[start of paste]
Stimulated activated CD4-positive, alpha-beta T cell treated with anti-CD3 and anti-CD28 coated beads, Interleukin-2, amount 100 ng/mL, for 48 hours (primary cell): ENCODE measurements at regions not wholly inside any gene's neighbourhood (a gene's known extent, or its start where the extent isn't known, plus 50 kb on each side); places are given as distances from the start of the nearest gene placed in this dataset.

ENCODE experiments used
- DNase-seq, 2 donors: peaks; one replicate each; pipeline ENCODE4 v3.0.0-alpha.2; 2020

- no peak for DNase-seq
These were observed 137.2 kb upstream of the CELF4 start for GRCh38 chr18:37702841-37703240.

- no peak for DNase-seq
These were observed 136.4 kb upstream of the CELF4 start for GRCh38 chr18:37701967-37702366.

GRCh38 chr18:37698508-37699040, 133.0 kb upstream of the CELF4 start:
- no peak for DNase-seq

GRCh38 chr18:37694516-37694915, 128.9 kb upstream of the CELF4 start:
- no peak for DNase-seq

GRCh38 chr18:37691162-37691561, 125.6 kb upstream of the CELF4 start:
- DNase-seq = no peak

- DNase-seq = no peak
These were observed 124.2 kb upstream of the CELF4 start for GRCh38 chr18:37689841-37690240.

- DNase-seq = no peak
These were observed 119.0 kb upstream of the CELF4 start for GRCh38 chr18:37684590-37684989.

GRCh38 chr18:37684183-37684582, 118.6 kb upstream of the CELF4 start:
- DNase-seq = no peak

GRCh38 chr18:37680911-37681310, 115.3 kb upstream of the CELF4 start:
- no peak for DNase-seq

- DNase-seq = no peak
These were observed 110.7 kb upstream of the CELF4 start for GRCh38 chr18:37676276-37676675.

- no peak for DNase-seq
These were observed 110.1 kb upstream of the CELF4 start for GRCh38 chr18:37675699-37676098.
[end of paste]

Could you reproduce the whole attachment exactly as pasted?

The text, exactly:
Stimulated activated CD4-positive, alpha-beta T cell treated with anti-CD3 and anti-CD28 coated beads, Interleukin-2, amount 100 ng/mL, for 48 hours (primary cell): ENCODE measurements at regions not wholly inside any gene's neighbourhood (a gene's known extent, or its start where the extent isn't known, plus 50 kb on each side); places are given as distances from the start of the nearest gene placed in this dataset.

ENCODE experiments used
- DNase-seq, 2 donors: peaks; one replicate each; pipeline ENCODE4 v3.0.0-alpha.2; 2020

- no peak for DNase-seq
These were observed 137.2 kb upstream of the CELF4 start for GRCh38 chr18:37702841-37703240.

- no peak for DNase-seq
These were observed 136.4 kb upstream of the CELF4 start for GRCh38 chr18:37701967-37702366.

GRCh38 chr18:37698508-37699040, 133.0 kb upstream of the CELF4 start:
- no peak for DNase-seq

GRCh38 chr18:37694516-37694915, 128.9 kb upstream of the CELF4 start:
- no peak for DNase-seq

GRCh38 chr18:37691162-37691561, 125.6 kb upstream of the CELF4 start:
- DNase-seq = no peak

- DNase-seq = no peak
These were observed 124.2 kb upstream of the CELF4 start for GRCh38 chr18:37689841-37690240.

- DNase-seq = no peak
These were observed 119.0 kb upstream of the CELF4 start for GRCh38 chr18:37684590-37684989.

GRCh38 chr18:37684183-37684582, 118.6 kb upstream of the CELF4 start:
- DNase-seq = no peak

GRCh38 chr18:37680911-37681310, 115.3 kb upstream of the CELF4 start:
- no peak for DNase-seq

- DNase-seq = no peak
These were observed 110.7 kb upstream of the CELF4 start for GRCh38 chr18:37676276-37676675.

- no peak for DNase-seq
These were observed 110.1 kb upstream of the CELF4 start for GRCh38 chr18:37675699-37676098.